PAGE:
Although I recognize that people may avoid this topic because it’s uncomfortable, imagine losing your child, your hopes and dreams, and having no one to turn to or talk to—that’s uncomfortable. Today, I write for all the mothers and fathers, grandmas and grandpas, and siblings who have suffered this unimaginable heartbreak. This is not only to honor them and their angel babies, but help their social networks learn how they can help them cope with this unbearable heartache.

My Story…

On June 3, 2012 two lines appeared on my home pregnancy test: I was pregnant, again. Given our previous ectopic pregnancy, we were tentative in our excitement even when blood tests indicated things were moving in the right direction. Two weeks later an ultrasound showed a little ball firmly implanted in my uterus, heartbeat and all. At that point, the doctor said my chance of miscarriage was reduced to around 10%. We started to feel some joy.

Even during week 10, when a spotting scare sent us to the emergency room, two ultrasounds showed our little monkey moving and shaking, complete with limbs, nose, and jaw bone. When we heard the heartbeat via Doppler at 12 weeks, we felt reassured—this was going to work, we were going to have our baby.

According to statistics, once you hear the heartbeat through a Doppler your chance of miscarrying is down to 1%. One-percent! Only one person out of 100 goes on to miscarry at that point; surely, we were in the clear. Sadly, one week later, on August 6, 2012, we discovered we were 1 in 100. The odds were never in our favor and we lost our baby. We lost our child, our dreams for the future, our ticket to join the parent club. We were, once again, outsiders looking in.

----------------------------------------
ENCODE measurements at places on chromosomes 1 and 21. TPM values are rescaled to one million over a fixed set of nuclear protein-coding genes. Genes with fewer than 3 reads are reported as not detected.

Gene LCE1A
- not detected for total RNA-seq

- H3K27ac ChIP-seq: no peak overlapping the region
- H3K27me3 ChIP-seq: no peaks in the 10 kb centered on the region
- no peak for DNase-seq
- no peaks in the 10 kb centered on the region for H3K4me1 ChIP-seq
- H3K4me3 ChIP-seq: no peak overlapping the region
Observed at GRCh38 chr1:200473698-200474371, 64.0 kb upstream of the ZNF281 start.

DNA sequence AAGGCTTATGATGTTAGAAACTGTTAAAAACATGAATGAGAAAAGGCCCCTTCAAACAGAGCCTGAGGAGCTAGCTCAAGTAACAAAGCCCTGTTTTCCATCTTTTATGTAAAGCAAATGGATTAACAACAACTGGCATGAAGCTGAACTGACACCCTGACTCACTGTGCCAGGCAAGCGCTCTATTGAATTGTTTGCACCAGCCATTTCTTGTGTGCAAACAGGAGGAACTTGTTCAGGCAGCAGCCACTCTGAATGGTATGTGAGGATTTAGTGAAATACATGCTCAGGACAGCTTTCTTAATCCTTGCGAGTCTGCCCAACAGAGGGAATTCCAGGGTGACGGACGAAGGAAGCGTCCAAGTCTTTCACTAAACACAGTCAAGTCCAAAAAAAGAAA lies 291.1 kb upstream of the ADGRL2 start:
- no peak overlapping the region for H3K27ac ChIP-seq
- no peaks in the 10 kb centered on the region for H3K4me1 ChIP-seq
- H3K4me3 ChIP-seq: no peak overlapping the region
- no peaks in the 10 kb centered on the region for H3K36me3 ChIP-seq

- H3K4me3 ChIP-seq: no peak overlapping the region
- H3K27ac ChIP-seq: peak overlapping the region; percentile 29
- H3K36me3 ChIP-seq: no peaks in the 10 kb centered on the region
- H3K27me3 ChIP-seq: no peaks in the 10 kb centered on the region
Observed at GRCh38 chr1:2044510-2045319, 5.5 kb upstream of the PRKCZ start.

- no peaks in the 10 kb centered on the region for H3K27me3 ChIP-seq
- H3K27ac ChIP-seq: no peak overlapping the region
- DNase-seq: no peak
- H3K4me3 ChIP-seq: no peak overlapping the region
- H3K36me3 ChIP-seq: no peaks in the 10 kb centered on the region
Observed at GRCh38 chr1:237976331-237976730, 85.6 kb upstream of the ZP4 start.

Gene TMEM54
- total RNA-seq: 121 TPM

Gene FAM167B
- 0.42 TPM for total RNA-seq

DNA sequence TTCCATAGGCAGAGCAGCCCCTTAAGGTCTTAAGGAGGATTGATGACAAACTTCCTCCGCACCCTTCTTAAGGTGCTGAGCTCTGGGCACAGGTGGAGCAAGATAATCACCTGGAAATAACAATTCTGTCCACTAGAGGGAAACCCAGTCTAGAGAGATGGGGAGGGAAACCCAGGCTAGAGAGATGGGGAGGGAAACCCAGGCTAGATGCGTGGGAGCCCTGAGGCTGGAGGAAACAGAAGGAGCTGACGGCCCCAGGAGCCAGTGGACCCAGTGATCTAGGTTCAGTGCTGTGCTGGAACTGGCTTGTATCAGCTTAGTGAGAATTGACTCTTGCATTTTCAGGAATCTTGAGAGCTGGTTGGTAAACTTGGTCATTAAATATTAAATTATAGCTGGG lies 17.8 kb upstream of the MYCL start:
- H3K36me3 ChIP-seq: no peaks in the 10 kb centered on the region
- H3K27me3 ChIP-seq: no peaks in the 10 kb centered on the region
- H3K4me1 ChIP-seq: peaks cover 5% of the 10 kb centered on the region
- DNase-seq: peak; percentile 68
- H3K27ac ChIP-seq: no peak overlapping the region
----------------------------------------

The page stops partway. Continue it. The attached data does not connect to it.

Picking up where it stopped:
Because my body didn’t show any signs of miscarrying on its own and I was 12 ½ weeks along, the doctor recommended a D&C. The next afternoon with heavy hearts we made our way to the hospital. Of course, on our way in we saw a family exiting with Baby Girl balloons; oh, irony. During all the hubbub of pre-op, doctors, nurses, and anesthesiologists fluttered about cheerfully, asking us what brought us to the area, and making polite small talk. I tried my best to play along. Finally, right before I was wheeled off to the operating room, the nurse who was assisting with the procedure kindly whispered to me, “I’m so sorry for your loss,” and that is when I lost it. My thin eyelids, swollen from crying through the night before, couldn’t hold back the deluge of tears.

I was only supposed to be under twilight, but eventually they had to put me fully under because I was moving too much. They never said why, but given the doctors tenderness afterwards, I’m guessing my sobs, even while unconscious, got in the way of the procedure. Grief that profound cannot be contained.

In the days and weeks that followed, I learned a lot about not only myself, but others as well. The day we found out about our loss, my first phone call was to my best-friend. I texted her first to prepare her and when I called I tried to ask her how she was doing, but she didn’t let me get away that easily. Instead, she did exactly what I needed her to do, she cried with me and let me sit silently, choking on my own tears. I have never been more grateful for that kind of love and friendship.

Friends sent flowers, cookies, and books that helped them with their losses. Others who came to visit brought us delicious goodies, made us laugh with their goofiness, and distracted us with crazy shenanigans. These friends also let us steer any conversation to our loss, if needed, and when we did, which was often, they simply listened.